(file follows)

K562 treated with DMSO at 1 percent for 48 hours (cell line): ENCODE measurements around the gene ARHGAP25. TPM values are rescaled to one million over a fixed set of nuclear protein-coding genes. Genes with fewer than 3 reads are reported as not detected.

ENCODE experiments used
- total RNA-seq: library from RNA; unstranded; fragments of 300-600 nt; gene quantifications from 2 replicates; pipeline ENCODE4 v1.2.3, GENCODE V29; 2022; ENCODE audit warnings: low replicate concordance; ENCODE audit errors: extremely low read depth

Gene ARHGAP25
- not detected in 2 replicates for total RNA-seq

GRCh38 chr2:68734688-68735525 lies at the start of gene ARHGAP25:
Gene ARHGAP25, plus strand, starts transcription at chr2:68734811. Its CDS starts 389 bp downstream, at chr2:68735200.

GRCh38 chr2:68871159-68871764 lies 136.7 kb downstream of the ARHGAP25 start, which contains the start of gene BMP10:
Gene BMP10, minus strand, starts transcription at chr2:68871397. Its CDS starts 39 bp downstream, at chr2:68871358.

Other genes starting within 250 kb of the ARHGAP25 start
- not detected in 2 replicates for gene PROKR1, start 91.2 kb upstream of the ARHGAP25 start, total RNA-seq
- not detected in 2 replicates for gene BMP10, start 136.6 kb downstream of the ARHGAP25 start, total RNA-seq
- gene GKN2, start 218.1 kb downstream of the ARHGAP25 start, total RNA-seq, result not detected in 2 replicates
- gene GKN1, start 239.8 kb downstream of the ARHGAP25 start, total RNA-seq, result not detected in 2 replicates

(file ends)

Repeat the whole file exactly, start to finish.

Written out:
K562 treated with DMSO at 1 percent for 48 hours (cell line): ENCODE measurements around the gene ARHGAP25. TPM values are rescaled to one million over a fixed set of nuclear protein-coding genes. Genes with fewer than 3 reads are reported as not detected.

ENCODE experiments used
- total RNA-seq: library from RNA; unstranded; fragments of 300-600 nt; gene quantifications from 2 replicates; pipeline ENCODE4 v1.2.3, GENCODE V29; 2022; ENCODE audit warnings: low replicate concordance; ENCODE audit errors: extremely low read depth

Gene ARHGAP25
- not detected in 2 replicates for total RNA-seq

GRCh38 chr2:68734688-68735525 lies at the start of gene ARHGAP25:
Gene ARHGAP25, plus strand, starts transcription at chr2:68734811. Its CDS starts 389 bp downstream, at chr2:68735200.

GRCh38 chr2:68871159-68871764 lies 136.7 kb downstream of the ARHGAP25 start, which contains the start of gene BMP10:
Gene BMP10, minus strand, starts transcription at chr2:68871397. Its CDS starts 39 bp downstream, at chr2:68871358.

Other genes starting within 250 kb of the ARHGAP25 start
- not detected in 2 replicates for gene PROKR1, start 91.2 kb upstream of the ARHGAP25 start, total RNA-seq
- not detected in 2 replicates for gene BMP10, start 136.6 kb downstream of the ARHGAP25 start, total RNA-seq
- gene GKN2, start 218.1 kb downstream of the ARHGAP25 start, total RNA-seq, result not detected in 2 replicates
- gene GKN1, start 239.8 kb downstream of the ARHGAP25 start, total RNA-seq, result not detected in 2 replicates